As the famous bearer of newborn babies to expecting parents, the White stork is a widely beloved symbol of good luck.
Instantly recognisable, with its black-tipped white feathers and long red beak and legs, it is a familiar sight across Europe where it commonly lives close to humans, perched high upon trees, poles or village rooftops. After painstakingly constructing huge nests with gathered sticks, migrating pairs often return to the same nest year after year.
|Wingspan: 155-165 cm|
|Top speed: 110 km/h|
|Threats: Shooting, Powerlines|
A flight for survival
White storks migrate in spectacular flocks numbering thousands. With their huge wings, they soar upon rising warm air currents to altitudes of 1500 m and then simply glide over huge distances. Since these warm currents do not form over water, storks travelling between Europe and Africa avoid the Mediterranean Sea, diverting via the Bosporus in the east or the Strait of Gibraltar in the west.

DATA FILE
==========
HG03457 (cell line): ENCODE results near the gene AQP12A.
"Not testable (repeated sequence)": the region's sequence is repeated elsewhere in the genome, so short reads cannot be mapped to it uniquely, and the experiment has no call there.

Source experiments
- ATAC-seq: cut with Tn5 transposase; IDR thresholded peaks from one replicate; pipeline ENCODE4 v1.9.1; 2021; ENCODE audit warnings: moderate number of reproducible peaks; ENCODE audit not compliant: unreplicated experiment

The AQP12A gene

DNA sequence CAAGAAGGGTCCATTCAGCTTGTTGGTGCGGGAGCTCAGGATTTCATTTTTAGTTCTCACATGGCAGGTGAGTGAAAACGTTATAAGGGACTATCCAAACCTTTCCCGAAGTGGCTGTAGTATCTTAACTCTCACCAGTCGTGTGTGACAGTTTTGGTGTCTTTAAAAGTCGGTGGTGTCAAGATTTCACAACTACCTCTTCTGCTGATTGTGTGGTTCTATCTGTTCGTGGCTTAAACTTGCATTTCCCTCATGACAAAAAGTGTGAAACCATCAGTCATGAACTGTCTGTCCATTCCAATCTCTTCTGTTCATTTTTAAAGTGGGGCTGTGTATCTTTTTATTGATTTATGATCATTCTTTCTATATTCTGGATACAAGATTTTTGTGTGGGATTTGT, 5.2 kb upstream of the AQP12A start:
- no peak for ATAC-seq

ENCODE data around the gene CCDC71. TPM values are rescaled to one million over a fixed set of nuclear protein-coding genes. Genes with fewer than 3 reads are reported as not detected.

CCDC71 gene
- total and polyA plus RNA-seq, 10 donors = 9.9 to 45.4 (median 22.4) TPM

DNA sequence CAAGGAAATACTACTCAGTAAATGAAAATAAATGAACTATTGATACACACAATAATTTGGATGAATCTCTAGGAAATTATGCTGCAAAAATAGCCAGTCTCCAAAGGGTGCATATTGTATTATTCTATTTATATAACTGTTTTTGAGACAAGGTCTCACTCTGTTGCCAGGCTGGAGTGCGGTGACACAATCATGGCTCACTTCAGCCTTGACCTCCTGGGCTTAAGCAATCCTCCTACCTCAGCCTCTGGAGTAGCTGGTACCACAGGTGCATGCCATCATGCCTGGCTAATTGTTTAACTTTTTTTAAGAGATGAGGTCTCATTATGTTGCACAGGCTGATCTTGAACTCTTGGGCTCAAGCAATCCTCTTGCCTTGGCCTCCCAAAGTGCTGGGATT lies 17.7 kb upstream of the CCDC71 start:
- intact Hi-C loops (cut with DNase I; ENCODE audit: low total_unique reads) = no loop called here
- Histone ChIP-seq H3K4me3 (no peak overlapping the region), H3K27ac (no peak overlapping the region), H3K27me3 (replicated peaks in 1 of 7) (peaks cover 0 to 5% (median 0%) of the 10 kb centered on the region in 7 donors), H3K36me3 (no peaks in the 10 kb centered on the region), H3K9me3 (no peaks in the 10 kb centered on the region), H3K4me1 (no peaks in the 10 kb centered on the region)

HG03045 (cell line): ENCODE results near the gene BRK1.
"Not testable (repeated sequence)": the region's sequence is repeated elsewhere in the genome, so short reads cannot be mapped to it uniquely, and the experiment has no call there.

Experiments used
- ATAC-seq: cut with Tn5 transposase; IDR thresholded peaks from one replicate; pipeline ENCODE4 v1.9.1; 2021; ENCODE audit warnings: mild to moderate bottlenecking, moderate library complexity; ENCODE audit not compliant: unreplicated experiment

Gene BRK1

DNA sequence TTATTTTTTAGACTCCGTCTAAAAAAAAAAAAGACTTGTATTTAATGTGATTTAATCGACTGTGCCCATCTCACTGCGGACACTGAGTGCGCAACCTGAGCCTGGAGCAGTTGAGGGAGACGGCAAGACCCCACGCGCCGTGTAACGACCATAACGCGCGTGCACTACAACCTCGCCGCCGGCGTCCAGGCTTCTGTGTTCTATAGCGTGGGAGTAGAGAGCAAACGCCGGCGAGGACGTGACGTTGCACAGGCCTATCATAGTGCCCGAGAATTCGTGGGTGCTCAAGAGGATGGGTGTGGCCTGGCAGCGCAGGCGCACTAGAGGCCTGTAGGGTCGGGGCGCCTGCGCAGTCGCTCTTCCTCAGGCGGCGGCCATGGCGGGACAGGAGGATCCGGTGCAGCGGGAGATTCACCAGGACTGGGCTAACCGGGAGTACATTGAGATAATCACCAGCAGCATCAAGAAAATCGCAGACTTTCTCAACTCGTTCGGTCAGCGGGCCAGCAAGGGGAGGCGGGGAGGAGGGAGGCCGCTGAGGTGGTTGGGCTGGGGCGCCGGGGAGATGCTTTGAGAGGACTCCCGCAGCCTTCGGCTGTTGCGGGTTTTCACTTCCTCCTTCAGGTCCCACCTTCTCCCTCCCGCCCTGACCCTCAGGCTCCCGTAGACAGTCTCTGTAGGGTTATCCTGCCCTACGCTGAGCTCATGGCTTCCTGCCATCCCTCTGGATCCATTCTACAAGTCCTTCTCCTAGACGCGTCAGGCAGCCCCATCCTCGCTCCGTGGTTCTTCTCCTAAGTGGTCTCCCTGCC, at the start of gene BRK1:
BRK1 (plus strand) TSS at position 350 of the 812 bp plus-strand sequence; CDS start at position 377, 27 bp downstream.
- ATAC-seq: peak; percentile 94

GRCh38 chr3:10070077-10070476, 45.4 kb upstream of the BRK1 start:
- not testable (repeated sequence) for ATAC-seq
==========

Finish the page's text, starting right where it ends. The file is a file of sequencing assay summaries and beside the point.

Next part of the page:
Yet there are other dangers. Migrating flocks, weak and exhausted by their epic journey, are particularly vulnerable to collision with overhead powerlines and the threat of illegal shooting along their migration routes.
Storks taking the eastern route across the African-Eurasian flyway risk a highly dangerous crossing over Lake Qaraoun – an illegal shooting blackspot in Lebanon’s Beqaa Valley. At the height of migration season, hundreds of thousands of storks soar over Lebanese skies within a few short days. Every year, many thousands make it no further.
Our partner SPNL works tirelessly to end the illegal killing of birds in Lebanon. For years, they have fought for stronger law enforcement against acts of wildlife crime in the country. Recently, they have found a very important supporter – Lebanese President Michel Aoun, who has announced a ‘Peace Treaty’ to protect migratory birds in Lebanon. But for some threatened bird species, change cannot come fast enough. SPNL urgently needs your help to scale up its highly promising community engagement program and to continue the vital work of its anti-poaching unit, which makes daily field visits to illegal killing blackspots during the migratory season.